It had been a total failure. I had tried to introduce poetry to my class and have them write some, but they were reluctant and bored. However, something inside told me to give it another shot a few months later. I had been introduced to the concept at a TESL London workshop. The presenter was a convincing person and very nice, so
I had to try again.
I looked at ways I could do things differently. Since I teach levels 6 to 8, there were several resources I could draw on.
First, I asked them what they thought poetry was. You know what? I didn’t get much of a response. Things didn’t look too good – again.
In May 2014, while volunteering at the TESL Toronto spring conference, I was lucky enough to see a presentation by Chris Harwood and Tracy Manning about their experiences implementing a Facebook-based Book Club in their EAP program.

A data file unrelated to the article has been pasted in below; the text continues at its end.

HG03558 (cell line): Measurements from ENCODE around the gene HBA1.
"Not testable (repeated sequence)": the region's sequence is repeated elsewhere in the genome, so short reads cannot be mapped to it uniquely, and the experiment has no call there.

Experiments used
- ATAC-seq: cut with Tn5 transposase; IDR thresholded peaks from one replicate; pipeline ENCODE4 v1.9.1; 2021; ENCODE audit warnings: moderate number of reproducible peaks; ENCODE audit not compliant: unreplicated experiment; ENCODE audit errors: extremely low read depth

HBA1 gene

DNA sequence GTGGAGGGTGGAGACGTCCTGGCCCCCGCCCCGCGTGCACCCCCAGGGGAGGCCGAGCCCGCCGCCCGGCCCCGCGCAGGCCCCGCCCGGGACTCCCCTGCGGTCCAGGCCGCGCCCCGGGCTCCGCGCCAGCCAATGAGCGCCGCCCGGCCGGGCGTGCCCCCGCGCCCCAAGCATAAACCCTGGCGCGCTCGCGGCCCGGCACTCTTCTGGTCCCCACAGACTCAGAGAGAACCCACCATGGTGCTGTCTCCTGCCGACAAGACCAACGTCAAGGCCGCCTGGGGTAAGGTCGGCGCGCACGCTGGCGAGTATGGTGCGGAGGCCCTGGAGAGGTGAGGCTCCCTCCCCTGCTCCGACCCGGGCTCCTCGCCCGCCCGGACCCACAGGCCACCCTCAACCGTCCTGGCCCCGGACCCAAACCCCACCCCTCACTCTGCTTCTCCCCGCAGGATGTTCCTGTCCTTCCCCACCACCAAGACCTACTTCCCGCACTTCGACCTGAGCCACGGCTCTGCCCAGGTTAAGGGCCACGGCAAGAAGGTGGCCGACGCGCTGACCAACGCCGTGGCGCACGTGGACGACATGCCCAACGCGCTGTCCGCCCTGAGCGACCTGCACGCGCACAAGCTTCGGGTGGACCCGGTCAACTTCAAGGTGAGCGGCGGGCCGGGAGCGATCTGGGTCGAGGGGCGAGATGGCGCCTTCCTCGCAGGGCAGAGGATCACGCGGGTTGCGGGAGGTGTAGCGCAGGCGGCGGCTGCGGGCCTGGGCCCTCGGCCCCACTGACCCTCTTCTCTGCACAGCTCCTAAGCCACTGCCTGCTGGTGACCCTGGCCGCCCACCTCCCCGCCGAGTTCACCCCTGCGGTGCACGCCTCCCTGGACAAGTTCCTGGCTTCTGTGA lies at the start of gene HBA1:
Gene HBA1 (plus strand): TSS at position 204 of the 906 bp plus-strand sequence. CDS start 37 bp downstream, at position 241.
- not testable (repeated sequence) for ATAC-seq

Inspired by their talk, I decided to try this out with my students. It took some weeks of planning, and some trial and error with different books, but in the end it’s become a successful and popular part of my course!
It all started with Lynn Hainer. She’s a local councillor in St. Marys and a good friend. She’s also a bit of a techie. During her recent campaign, she asked friends to provide adjectives to describe her. I provided a few. The result was a word cloud full of positive attributes. I wondered if I could take this idea and use it in my ESL classroom. I decided to try it.
First, I asked my class to put adjectives on a white board that they could use to describe a person, both positive and negative. They came up with many. I added a few. We used them in sentences
to help define the meanings. For example, we discussed different ways to say that somebody was thin, such as slender and skinny, and that using slender was much more polite than using skinny.
Second, I gave them recipe cards. The students put their names on the top. The cards were Continue reading →